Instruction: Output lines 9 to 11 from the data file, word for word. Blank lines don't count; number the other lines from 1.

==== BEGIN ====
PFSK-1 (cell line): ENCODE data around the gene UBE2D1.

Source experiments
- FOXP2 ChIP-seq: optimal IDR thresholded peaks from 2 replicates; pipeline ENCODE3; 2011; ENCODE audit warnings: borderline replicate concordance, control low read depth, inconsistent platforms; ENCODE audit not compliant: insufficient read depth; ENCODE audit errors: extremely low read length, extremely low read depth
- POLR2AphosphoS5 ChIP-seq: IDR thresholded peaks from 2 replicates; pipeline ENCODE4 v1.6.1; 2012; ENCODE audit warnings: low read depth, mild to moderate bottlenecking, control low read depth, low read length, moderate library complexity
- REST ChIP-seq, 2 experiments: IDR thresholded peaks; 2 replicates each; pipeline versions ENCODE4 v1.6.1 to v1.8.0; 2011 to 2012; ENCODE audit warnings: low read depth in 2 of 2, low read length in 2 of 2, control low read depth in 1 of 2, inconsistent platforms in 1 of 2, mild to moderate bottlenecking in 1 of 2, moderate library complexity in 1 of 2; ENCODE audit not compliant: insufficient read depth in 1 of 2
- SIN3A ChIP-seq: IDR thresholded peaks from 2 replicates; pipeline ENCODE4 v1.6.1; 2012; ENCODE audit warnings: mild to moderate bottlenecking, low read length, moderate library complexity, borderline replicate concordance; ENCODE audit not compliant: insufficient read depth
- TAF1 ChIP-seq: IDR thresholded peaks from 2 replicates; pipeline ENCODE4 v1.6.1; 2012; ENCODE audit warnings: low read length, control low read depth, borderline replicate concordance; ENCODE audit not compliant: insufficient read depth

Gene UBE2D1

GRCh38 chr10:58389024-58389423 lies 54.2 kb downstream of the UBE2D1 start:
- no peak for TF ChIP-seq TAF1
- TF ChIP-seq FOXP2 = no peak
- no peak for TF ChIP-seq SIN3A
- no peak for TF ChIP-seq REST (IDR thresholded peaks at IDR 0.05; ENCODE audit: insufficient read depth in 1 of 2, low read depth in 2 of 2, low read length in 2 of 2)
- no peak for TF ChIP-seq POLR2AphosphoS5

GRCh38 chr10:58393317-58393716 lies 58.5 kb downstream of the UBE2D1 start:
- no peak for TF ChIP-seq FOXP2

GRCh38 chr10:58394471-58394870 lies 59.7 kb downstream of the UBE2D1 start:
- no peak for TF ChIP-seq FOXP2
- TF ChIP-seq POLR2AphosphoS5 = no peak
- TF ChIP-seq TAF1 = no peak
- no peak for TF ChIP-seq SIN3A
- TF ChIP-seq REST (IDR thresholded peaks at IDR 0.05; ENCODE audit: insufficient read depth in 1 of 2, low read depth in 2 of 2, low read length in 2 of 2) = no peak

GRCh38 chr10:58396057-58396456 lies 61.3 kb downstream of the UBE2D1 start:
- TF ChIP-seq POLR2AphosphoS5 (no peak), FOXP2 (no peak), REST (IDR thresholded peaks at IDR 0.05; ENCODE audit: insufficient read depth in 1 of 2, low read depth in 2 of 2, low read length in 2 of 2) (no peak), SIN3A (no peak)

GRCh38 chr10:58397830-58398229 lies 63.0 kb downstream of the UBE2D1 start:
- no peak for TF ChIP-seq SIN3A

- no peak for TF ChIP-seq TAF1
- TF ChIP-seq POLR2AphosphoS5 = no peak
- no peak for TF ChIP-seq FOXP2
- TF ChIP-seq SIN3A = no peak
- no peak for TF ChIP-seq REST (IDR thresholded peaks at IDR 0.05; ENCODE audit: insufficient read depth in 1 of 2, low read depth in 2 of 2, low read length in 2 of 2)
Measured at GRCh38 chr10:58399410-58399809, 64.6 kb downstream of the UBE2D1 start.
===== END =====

GRCh38 chr10:58389024-58389423 lies 54.2 kb downstream of the UBE2D1 start:
- no peak for TF ChIP-seq TAF1
- TF ChIP-seq FOXP2 = no peak